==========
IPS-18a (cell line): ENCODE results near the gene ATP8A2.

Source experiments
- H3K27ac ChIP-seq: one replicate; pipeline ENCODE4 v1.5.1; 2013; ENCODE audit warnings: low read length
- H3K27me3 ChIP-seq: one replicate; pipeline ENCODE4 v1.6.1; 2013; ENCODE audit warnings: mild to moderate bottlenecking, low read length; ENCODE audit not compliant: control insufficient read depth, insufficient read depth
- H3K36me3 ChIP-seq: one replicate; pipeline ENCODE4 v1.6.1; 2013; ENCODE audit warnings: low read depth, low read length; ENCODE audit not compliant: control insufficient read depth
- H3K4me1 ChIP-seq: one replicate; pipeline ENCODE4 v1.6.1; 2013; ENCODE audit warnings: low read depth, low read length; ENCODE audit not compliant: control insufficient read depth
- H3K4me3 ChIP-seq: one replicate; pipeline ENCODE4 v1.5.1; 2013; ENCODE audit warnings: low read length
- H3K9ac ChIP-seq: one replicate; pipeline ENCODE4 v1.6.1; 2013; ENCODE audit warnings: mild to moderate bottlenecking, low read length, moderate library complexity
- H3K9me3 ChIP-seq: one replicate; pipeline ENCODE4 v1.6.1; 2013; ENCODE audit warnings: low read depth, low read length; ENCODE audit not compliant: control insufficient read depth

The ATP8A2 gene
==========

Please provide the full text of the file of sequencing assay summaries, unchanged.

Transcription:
IPS-18a (cell line): ENCODE results near the gene ATP8A2.

Source experiments
- H3K27ac ChIP-seq: one replicate; pipeline ENCODE4 v1.5.1; 2013; ENCODE audit warnings: low read length
- H3K27me3 ChIP-seq: one replicate; pipeline ENCODE4 v1.6.1; 2013; ENCODE audit warnings: mild to moderate bottlenecking, low read length; ENCODE audit not compliant: control insufficient read depth, insufficient read depth
- H3K36me3 ChIP-seq: one replicate; pipeline ENCODE4 v1.6.1; 2013; ENCODE audit warnings: low read depth, low read length; ENCODE audit not compliant: control insufficient read depth
- H3K4me1 ChIP-seq: one replicate; pipeline ENCODE4 v1.6.1; 2013; ENCODE audit warnings: low read depth, low read length; ENCODE audit not compliant: control insufficient read depth
- H3K4me3 ChIP-seq: one replicate; pipeline ENCODE4 v1.5.1; 2013; ENCODE audit warnings: low read length
- H3K9ac ChIP-seq: one replicate; pipeline ENCODE4 v1.6.1; 2013; ENCODE audit warnings: mild to moderate bottlenecking, low read length, moderate library complexity
- H3K9me3 ChIP-seq: one replicate; pipeline ENCODE4 v1.6.1; 2013; ENCODE audit warnings: low read depth, low read length; ENCODE audit not compliant: control insufficient read depth

The ATP8A2 gene